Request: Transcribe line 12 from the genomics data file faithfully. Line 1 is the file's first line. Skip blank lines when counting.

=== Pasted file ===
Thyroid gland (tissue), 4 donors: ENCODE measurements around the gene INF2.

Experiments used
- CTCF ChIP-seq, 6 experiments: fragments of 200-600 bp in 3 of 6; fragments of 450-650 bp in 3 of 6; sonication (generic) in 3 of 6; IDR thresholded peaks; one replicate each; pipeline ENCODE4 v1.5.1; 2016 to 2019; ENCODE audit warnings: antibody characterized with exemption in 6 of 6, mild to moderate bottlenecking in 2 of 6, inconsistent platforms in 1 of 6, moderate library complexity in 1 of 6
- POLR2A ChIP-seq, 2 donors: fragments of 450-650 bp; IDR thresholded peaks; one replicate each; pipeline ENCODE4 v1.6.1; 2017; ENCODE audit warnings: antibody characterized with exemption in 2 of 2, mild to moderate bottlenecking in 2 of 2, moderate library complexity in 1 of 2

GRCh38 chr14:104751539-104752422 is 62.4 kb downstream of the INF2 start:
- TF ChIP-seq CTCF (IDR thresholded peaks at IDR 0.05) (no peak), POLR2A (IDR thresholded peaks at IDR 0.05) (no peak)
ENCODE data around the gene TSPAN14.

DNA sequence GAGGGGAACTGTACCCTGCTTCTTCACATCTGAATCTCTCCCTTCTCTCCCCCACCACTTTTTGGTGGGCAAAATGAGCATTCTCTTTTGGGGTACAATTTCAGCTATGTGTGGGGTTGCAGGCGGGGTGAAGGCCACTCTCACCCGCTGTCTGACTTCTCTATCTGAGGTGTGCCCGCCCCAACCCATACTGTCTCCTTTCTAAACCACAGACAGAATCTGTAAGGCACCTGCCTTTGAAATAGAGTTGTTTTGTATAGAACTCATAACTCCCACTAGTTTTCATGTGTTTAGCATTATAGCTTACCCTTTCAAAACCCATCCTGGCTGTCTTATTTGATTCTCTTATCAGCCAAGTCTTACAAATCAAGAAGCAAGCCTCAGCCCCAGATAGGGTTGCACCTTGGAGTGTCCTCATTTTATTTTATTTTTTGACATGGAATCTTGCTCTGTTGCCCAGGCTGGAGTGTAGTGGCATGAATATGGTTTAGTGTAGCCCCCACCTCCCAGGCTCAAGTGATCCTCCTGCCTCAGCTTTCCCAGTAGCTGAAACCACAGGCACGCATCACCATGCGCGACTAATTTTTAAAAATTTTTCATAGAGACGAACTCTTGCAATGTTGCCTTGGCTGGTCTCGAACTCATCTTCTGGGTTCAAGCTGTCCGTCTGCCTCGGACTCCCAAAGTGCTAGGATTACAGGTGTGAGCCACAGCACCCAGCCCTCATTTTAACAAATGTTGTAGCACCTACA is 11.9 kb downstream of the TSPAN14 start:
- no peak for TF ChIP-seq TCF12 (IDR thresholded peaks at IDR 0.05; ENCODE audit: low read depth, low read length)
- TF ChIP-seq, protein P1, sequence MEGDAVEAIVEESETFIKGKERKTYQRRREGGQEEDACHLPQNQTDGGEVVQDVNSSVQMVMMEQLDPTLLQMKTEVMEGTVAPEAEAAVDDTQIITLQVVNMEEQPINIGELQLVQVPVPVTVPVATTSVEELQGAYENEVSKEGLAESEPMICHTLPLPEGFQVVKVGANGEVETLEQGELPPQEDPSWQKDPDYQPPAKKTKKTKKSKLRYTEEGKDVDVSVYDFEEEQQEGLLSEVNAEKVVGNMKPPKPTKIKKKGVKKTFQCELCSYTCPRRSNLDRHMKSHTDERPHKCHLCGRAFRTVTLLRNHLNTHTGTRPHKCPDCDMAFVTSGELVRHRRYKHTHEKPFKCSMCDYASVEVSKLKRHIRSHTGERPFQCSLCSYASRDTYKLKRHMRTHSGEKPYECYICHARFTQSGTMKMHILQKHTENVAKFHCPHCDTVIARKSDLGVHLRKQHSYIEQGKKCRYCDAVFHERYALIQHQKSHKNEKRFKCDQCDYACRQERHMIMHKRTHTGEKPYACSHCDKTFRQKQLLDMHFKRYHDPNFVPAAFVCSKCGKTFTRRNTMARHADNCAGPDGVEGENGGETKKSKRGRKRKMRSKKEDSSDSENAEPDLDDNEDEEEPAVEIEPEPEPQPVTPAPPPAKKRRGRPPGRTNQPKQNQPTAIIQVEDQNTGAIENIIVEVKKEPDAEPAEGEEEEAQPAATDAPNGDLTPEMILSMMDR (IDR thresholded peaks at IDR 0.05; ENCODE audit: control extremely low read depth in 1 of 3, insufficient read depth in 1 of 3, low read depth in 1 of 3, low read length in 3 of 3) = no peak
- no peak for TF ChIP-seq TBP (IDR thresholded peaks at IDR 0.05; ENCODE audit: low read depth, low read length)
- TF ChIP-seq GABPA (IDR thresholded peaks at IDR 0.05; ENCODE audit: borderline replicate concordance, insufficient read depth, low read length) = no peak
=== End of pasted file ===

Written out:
- TF ChIP-seq GABPA (IDR thresholded peaks at IDR 0.05; ENCODE audit: borderline replicate concordance, insufficient read depth, low read length) = no peak